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LNG: A Growing Part Of The Global Energy Mix

by Tracy Finke

Never before has there been so much focus upon how we produce and use the energy that modern societies need to function. Worries about the impact of human activities upon the earth’s climate is one major contributing factor to this concern.

To this we can add the consequences that the ongoing Covid pandemic is having upon the global economy and in particular, rising costs of living, partly attributed to increases in energy prices. Here we take a look at some developments in the field of LNG innovation – an increasingly important part of our energy world.

LNG: the basics

Source: highnorthnews.com

Liquified natural gas or LNG as it’s better known, dates back to the early years of the 20th century, with large-scale commercial operations beginning in the United States in 1940. The natural gas liquefaction process starts with the removal of certain gases and substances from the gas stream. These include hydrogen sulfide, helium, carbon dioxide, most of the ethane, propane and butane present as well as water and mercury.

Once this is done, what remains (typically over 90% of methane with small amounts of ethane, propane and butane) is cooled down to between minus 145 and minus 163°C. This reduces the volume of LNG to one 600th of that of natural gas, making it far simpler and safer to transport. Rather than being wasted, the propane and butane are often separated to produce LPG – Liquified petroleum gas – another product.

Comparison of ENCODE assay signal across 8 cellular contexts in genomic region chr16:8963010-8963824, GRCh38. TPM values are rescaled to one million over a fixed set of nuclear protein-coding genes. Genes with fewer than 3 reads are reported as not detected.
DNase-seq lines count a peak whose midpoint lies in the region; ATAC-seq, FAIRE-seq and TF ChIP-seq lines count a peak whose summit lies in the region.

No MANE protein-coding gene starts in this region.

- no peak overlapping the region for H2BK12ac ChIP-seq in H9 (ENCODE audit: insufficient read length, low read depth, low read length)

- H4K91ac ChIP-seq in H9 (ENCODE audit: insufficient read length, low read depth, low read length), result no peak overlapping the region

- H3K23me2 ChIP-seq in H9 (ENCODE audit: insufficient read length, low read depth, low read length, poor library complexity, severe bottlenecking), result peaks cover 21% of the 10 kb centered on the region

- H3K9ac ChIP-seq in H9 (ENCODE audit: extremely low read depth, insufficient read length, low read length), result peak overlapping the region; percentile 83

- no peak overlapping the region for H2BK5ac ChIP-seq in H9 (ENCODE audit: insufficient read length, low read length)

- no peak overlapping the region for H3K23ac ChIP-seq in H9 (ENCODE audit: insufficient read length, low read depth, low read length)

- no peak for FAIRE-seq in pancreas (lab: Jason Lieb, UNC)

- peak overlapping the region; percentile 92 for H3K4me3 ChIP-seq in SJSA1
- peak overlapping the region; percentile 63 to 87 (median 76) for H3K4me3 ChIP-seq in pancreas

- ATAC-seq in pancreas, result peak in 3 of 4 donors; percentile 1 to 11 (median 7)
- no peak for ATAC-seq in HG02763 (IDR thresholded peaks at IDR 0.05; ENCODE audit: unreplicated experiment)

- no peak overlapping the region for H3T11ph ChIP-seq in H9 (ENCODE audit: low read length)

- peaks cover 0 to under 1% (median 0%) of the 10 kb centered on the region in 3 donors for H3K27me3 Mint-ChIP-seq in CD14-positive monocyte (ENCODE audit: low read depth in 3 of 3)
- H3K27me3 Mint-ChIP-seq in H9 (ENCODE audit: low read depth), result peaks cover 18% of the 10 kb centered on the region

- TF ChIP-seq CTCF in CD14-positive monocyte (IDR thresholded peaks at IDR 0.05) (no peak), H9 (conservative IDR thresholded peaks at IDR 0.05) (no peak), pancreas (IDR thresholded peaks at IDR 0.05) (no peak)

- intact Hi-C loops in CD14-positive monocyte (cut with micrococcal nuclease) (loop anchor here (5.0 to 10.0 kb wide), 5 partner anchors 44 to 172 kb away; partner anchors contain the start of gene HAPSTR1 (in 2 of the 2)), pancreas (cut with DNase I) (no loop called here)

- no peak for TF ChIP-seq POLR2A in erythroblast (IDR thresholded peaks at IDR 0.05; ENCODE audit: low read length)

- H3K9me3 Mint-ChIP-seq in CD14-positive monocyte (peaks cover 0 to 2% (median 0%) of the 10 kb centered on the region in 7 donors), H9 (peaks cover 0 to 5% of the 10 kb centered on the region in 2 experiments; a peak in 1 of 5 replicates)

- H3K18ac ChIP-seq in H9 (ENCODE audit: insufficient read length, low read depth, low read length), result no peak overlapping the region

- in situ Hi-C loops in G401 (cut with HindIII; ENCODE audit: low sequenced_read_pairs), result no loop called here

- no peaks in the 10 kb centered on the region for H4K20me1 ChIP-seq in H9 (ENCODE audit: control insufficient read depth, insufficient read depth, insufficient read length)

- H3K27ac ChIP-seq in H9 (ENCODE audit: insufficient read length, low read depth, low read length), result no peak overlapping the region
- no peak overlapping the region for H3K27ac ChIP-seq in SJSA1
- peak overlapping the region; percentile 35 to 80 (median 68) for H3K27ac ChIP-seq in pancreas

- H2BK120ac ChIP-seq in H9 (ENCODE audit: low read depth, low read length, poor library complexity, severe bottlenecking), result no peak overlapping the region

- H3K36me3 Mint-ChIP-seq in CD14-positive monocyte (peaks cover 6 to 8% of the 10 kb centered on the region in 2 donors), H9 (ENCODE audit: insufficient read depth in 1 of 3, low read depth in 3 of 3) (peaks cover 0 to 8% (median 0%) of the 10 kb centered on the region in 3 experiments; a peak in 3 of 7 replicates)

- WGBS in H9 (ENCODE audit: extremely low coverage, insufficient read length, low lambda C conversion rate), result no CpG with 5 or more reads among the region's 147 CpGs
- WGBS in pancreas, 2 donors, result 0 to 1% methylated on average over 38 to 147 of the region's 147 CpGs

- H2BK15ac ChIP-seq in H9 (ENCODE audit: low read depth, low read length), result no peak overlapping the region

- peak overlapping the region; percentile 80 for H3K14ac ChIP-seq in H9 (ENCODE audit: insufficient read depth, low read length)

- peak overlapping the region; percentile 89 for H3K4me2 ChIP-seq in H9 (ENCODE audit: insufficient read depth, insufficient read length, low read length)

Increasingly, LNG is being transported in large quantities by sea in huge specialist LNG carriers. Sometimes this involves highly complex LNG STS operations, explained here by TotalEnergies.

Once arrived at its destination, the import terminal, the carriers discharge their cargo into storage tanks where it remains before being regasified and brought to the end user by means of gas pipelines. The cargo may also be transferred – still in liquid form – to other transportation methods such as LNG tanker trucks and brought to the consumer by road.

Coping with extremes of climate

Source: .hydrocarbons-technology.com

To date, many LNG production facilities have had to grapple with the climatic challenges of working in either very arid conditions or in tropical climes – think North Africa, the Middle East, Northern Australia, Malaysia and Indonesia.

In recent years, however, a number of production facilities and liquefaction terminals have been constructed in the world’s northern regions, including Norway and the Yamal LNG project in northern Russia, with both these projects being well within the Arctic Circle.

The Yamal peninsula is one of the most hostile environments on earth – in fact, Yamal means ‘end of the land’ in the language of the indigenous Nenets population. Temperatures here can dip down to -50°C in the depths of winter and remain below zero for most of the year.

There were challenges associated with both the construction of the LNG facility and shipping the end product from such a harsh environment. To start with, the layer of permafrost underground required extensive piling to ensure the stability of the plant’s foundations.